Subject: FEER: Searching For Closure

Issue cover-dated March 8, 2001 Far Eastern Economic Review

Searching For Closure A New South Wales homicide detective reinforces traditional sleuthing with hi-tech measures to learn the fate of those missing in East Timor

By Stewart Taggart/SYDNEY

IN THE VIOLENCE following East Timor's independence vote in August 1999, several people reported seeing a Dili restaurateur and her daughter gunned down in their eatery, just two more victims of the lawless mayhem.

At the time, much of Dili was ablaze. East Timorese scaled the razor-wire fences of the Australian consulate--heedless of injury--as they sought refuge from marauding armed gangs. Others either fled to the hills or were herded by force on to trucks bound for West Timor. Many met a violent end. Now, a year and a half later, some semblance of civil order has been restored to East Timor. But thousands of people remain unaccounted for.

In the restaurateur's case, the story took an unusual turn. The woman and her daughter later surfaced in Australia--alive. They returned to East Timor, where they now live. Witnesses were simply mistaken about what happened at the restaurant, and to whom. The case shows the lingering confusion over the fate of many individuals during that traumatic time.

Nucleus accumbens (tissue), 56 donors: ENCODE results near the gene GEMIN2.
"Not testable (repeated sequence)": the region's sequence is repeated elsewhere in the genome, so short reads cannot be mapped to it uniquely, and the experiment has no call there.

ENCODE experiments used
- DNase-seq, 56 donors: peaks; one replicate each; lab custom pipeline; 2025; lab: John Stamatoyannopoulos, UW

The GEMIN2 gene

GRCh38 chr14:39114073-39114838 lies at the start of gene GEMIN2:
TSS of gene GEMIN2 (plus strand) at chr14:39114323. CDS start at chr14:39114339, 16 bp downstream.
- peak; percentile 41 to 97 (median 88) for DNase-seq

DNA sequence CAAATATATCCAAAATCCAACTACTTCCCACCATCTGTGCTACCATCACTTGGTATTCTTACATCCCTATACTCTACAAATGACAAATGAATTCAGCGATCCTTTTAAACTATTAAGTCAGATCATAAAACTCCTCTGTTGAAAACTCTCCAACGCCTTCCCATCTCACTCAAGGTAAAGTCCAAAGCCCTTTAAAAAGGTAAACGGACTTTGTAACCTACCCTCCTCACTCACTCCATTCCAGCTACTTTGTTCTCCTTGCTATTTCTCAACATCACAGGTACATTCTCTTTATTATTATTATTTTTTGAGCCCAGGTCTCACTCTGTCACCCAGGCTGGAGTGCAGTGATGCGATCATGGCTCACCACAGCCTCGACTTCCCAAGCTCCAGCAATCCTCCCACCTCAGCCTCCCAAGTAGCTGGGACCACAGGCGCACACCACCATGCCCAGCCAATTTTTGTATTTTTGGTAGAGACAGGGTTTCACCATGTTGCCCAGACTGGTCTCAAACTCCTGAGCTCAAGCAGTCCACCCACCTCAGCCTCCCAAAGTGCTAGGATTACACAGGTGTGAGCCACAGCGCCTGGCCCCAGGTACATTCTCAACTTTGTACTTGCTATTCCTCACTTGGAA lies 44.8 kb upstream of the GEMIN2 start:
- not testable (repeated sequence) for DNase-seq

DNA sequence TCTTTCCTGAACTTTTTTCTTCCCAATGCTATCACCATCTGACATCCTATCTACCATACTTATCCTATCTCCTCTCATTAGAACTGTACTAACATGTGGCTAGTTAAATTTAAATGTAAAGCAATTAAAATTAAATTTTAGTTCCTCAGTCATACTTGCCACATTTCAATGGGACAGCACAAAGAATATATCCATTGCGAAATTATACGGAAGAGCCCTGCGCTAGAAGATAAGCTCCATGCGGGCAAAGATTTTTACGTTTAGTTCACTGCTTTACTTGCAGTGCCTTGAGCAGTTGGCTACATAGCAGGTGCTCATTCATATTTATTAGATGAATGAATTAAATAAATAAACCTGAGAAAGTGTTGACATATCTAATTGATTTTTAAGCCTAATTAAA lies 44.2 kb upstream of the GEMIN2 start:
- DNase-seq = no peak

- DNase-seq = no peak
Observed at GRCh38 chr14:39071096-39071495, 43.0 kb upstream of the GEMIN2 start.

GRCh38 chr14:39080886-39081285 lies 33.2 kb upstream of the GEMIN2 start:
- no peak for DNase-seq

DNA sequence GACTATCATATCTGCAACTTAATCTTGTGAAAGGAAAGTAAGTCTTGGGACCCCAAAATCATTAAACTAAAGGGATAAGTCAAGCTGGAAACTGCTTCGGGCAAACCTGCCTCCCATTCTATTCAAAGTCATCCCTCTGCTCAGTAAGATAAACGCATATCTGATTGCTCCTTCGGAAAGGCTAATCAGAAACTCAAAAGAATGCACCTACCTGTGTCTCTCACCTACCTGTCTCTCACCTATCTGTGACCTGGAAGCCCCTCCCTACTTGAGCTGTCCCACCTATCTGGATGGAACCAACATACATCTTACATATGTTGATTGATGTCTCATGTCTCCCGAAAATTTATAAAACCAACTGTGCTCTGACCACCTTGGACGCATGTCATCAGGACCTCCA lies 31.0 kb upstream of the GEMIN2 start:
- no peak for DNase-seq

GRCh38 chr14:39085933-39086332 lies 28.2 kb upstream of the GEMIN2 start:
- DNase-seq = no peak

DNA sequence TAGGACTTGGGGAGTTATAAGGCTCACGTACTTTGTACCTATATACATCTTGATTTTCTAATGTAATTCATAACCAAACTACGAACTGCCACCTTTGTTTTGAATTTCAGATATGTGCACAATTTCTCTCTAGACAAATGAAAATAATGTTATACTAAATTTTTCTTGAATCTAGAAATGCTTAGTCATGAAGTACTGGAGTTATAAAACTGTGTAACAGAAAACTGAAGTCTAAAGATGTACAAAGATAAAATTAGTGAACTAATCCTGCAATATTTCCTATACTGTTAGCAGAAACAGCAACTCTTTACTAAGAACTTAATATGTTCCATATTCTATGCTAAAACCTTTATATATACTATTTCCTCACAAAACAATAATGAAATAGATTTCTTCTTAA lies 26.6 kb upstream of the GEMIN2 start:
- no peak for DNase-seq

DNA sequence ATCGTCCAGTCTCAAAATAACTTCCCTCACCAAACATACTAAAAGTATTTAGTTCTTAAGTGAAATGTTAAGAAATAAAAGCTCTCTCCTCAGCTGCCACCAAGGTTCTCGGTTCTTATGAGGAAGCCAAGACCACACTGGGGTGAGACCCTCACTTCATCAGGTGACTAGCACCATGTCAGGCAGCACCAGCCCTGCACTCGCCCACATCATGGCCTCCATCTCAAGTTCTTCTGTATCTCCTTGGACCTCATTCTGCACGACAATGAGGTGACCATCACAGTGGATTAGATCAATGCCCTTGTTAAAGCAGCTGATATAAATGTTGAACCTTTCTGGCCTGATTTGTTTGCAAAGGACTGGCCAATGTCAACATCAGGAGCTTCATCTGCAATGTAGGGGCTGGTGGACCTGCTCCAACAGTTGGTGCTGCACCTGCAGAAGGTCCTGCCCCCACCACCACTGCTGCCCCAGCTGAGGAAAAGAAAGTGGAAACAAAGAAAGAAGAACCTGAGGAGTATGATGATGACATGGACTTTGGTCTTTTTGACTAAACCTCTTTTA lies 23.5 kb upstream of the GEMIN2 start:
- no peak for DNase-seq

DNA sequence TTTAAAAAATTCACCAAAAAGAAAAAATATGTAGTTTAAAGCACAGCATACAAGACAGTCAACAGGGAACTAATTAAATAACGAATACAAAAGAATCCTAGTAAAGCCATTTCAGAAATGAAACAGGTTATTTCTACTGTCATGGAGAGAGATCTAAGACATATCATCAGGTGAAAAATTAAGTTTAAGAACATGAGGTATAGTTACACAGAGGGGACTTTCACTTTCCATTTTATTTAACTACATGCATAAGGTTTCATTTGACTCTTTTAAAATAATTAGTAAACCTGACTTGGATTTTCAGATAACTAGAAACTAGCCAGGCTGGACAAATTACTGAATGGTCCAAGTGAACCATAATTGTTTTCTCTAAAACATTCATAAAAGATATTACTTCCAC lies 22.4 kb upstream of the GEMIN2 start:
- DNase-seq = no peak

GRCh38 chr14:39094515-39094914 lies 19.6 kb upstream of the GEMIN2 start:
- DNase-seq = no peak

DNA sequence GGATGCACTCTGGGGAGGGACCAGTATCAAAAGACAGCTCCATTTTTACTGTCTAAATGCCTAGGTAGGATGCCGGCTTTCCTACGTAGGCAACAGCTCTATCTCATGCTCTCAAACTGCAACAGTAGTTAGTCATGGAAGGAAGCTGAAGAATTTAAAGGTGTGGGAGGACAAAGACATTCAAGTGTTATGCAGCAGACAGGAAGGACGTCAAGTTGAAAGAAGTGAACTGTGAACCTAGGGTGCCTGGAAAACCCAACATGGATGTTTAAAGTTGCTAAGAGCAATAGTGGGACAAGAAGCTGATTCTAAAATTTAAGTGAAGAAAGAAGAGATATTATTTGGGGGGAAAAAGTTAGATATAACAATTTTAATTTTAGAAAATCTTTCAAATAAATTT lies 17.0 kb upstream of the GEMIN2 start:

East Timor isn't alone. Finding displaced persons, identifying the dead and compiling evidence of war crimes is a massive challenge facing all citizenry struck by violent political upheavals. Around the world, international aid agencies such as the Red Cross are working to reunite families separated by armed conflict and to provide an accurate record of those killed. In East Timor, learning the fate of the missing has become a priority under the auspices of United Nations peacekeeping forces. In a relatively short period of time--and despite the odds--an investigation into the missing has begun, with a hi-tech twist.

Catholic charity Caritas Australia has teamed up with a New South Wales homicide detective to compile information for a missing-persons database. By adapting advanced computer software used for missing-persons cases in New South Wales and reinforcing it with traditional on-the-ground detective work in East Timor and the scientific advantages of DNA technology, they hope to close the book on at least some of the cases.

"Just the perception that someone in authority cares is of major psychological assistance to a population that's been severely traumatized," says John Scott Murphy, spokesman for Caritas. "Even though it may not lead to finding someone, the benefits of that will be a major leap forward in healing the wounds."